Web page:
Allosteric mechanisms underlying the adaptive increase in hemoglobin–oxygen affinity of the bar-headed goose

Agnieszka Jendroszek, Hans Malte, Cathrine B. Overgaard, Kristian Beedholm, Chandrasekhar Natarajan, Roy E. Weber, Jay F. Storz, Angela Fago

Research output: Contribution to journalArticle

7 Citations (Scopus)

Abstract

The high blood–O2affinity of the bar-headed goose (Anser indicus) is an integral component of the biochemical and physiological adaptations that allow this hypoxia-tolerant species to undertake migratory flights over the Himalayas. The high blood–O2affinity of this species was originally attributed to a single amino acid substitution of the major hemoglobin (Hb) isoform, HbA, which was thought to destabilize the low-affinity T state, thereby shifting the T–R allosteric equilibrium towards the high-affinity R state. Surprisingly, this mechanistic hypothesis has never been addressed using native proteins purified from blood. Here, we report a detailed analysis of O2equilibria and kinetics of native major HbA and minor HbD isoforms from bar-headed goose and greylag goose (Anser anser), a strictly lowland species, to identify and characterize the mechanistic basis for the adaptive change in Hb function. We find that HbA and HbD of bar-headed goose have consistently higher O2affinities than those of the greylag goose. The corresponding Hb isoforms of the two species are equally responsive to physiological allosteric cofactors and have similar Bohr effects. Thermodynamic analyses of O2equilibrium curves according to the two-state Monod–Wyman–Changeaux model revealed higher R-state O2affinities in the bar-headed goose Hbs, associated with lower O2dissociation rates, compared with the greylag goose. Conversely, the T state was not destabilized and the T–R allosteric equilibrium was unaltered in bar-headed goose Hbs. The physiological implication of these results is that increased R-state affinity allows for enhanced O2saturation in the lungs during hypoxia, but without impairing O2delivery to tissues.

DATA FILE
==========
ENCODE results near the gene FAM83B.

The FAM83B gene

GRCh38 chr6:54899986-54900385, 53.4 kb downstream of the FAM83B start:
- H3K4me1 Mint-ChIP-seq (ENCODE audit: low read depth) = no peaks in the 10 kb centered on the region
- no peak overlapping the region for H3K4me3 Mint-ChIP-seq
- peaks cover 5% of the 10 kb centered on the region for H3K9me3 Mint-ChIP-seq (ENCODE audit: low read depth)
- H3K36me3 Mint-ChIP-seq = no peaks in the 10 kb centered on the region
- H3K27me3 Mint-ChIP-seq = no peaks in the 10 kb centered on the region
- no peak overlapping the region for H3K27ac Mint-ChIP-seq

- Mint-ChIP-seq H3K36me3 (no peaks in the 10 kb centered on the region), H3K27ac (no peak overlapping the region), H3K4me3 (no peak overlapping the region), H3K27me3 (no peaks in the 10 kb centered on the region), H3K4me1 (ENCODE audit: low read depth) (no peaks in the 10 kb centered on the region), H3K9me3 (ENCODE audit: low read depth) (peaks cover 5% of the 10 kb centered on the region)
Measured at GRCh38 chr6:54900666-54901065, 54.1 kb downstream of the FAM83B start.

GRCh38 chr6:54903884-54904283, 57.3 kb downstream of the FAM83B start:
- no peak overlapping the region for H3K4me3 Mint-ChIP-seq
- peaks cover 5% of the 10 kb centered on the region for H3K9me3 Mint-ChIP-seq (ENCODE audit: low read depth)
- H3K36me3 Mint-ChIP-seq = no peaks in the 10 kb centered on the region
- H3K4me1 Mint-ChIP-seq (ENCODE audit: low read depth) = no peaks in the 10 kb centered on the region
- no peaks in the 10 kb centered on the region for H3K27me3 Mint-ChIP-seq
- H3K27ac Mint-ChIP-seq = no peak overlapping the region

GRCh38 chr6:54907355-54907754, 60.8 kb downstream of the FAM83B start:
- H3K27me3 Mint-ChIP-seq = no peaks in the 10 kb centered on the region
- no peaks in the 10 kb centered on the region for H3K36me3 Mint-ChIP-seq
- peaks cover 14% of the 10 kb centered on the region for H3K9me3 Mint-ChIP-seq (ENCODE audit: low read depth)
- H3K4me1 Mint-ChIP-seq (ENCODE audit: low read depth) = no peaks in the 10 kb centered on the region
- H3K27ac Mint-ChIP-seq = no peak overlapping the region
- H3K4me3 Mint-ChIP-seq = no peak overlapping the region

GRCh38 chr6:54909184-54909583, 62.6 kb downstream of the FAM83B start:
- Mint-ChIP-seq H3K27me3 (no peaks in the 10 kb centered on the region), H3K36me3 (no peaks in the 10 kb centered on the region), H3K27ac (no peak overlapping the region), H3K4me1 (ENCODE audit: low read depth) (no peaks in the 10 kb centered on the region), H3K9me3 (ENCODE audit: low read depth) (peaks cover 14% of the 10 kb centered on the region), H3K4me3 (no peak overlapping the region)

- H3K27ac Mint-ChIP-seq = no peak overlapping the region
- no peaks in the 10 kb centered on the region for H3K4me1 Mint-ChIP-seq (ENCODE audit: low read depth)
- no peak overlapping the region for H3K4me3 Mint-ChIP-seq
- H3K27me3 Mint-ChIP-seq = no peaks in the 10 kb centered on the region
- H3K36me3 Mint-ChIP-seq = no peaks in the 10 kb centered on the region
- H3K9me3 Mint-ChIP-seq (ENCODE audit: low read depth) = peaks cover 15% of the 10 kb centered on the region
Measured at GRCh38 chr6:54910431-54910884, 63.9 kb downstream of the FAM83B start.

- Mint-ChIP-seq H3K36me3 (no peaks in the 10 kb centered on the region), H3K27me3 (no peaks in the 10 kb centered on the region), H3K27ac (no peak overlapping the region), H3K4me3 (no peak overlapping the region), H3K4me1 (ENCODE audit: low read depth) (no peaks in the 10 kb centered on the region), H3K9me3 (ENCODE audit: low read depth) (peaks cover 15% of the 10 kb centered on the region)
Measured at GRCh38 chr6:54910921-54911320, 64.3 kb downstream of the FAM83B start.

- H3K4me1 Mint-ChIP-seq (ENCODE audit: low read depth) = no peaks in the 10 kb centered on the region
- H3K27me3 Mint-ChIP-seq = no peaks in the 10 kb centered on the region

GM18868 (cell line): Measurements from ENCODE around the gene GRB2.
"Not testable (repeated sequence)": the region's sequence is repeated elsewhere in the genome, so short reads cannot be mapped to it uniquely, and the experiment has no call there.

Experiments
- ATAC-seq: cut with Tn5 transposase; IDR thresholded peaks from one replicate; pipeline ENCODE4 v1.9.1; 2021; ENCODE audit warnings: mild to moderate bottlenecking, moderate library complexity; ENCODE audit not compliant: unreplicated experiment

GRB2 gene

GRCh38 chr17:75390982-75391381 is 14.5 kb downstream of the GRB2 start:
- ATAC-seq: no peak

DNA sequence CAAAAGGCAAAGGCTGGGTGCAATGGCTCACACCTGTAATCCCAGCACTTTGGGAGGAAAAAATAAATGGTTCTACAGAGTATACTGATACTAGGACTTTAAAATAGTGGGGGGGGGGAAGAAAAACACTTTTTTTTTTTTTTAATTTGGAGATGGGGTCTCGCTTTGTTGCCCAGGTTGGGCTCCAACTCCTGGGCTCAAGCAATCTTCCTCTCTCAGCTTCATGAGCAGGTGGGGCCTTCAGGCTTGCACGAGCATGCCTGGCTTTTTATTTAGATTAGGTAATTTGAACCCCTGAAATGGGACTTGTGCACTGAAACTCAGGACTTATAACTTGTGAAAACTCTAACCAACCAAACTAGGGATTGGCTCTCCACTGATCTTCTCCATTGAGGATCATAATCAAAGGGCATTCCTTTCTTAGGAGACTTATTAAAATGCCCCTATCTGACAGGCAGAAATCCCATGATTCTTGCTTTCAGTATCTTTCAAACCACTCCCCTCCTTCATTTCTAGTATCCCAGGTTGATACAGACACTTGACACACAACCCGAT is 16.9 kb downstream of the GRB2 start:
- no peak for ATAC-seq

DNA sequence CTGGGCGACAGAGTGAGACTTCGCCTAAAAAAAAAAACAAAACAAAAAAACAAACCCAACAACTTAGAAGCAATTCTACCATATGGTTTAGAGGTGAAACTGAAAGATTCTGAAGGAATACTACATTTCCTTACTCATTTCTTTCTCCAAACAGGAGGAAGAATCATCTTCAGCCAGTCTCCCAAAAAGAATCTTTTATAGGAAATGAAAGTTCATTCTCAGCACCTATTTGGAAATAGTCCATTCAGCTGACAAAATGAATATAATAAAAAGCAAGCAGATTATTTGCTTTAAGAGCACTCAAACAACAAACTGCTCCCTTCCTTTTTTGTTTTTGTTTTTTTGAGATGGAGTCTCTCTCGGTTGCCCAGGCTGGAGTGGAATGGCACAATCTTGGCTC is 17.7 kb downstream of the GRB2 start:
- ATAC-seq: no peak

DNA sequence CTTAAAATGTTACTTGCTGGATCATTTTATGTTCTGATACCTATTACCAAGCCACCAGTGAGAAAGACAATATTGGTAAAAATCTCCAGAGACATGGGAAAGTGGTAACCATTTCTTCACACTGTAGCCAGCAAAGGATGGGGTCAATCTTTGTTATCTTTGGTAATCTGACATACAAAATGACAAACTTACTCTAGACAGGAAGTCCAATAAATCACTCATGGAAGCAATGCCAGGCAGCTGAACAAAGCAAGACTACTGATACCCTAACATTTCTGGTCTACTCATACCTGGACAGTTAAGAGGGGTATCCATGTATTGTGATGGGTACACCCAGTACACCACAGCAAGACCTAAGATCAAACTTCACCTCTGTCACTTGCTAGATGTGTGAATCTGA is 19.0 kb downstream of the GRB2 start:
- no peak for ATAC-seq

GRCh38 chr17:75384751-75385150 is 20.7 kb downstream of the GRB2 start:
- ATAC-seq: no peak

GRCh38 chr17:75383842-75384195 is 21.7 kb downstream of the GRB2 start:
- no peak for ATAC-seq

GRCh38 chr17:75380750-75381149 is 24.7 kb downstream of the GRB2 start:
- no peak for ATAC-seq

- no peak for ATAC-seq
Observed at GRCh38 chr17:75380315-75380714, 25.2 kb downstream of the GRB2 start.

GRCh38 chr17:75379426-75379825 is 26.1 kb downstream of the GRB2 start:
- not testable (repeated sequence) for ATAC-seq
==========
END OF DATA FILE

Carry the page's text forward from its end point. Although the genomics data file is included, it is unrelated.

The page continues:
Original languageEnglish (US)
Article numberjeb185470
JournalJournal of Experimental Biology
Volume221
Issue number18
DOIs
StatePublished - Sep 2018

Fingerprint

Geese
Anser anser
hemoglobin
hypoxia
Protein Isoforms
Hemoglobins
amino acid substitution
Physiological Adaptation
substitution
thermodynamics
amino acid
blood
flight
Anser indicus
lowlands
Amino Acid Substitution
kinetics
lungs
Thermodynamics
protein

Keywords

  • Adaptation
  • Allostery
  • Blood
  • High-altitude
  • Hypoxia
  • Oxygen transport

ASJC Scopus subject areas

  • Ecology, Evolution, Behavior and Systematics
  • Physiology
  • Aquatic Science
  • Animal Science and Zoology
  • Molecular Biology
  • Insect Science

Cite this

Jendroszek, A., Malte, H., Overgaard, C. B., Beedholm, K., Natarajan, C., Weber, R. E., ... Fago, A. (2018). Allosteric mechanisms underlying the adaptive increase in hemoglobin–oxygen affinity of the bar-headed goose. Journal of Experimental Biology, 221(18), [jeb185470]. https://doi.org/10.1242/jeb.185470

Allosteric mechanisms underlying the adaptive increase in hemoglobin–oxygen affinity of the bar-headed goose. / Jendroszek, Agnieszka; Malte, Hans; Overgaard, Cathrine B.; Beedholm, Kristian; Natarajan, Chandrasekhar; Weber, Roy E.; Storz, Jay F.; Fago, Angela.

In: Journal of Experimental Biology, Vol. 221, No. 18, jeb185470, 09.2018.

Research output: Contribution to journalArticle

Jendroszek, A, Malte, H, Overgaard, CB, Beedholm, K, Natarajan, C, Weber, RE, Storz, JF & Fago, A 2018, 'Allosteric mechanisms underlying the adaptive increase in hemoglobin–oxygen affinity of the bar-headed goose', Journal of Experimental Biology, vol. 221, no. 18, jeb185470. https://doi.org/10.1242/jeb.185470
Jendroszek, Agnieszka ; Malte, Hans ; Overgaard, Cathrine B. ; Beedholm, Kristian ; Natarajan, Chandrasekhar ; Weber, Roy E. ; Storz, Jay F. ; Fago, Angela. / Allosteric mechanisms underlying the adaptive increase in hemoglobin–oxygen affinity of the bar-headed goose. In: Journal of Experimental Biology. 2018 ; Vol. 221, No. 18.
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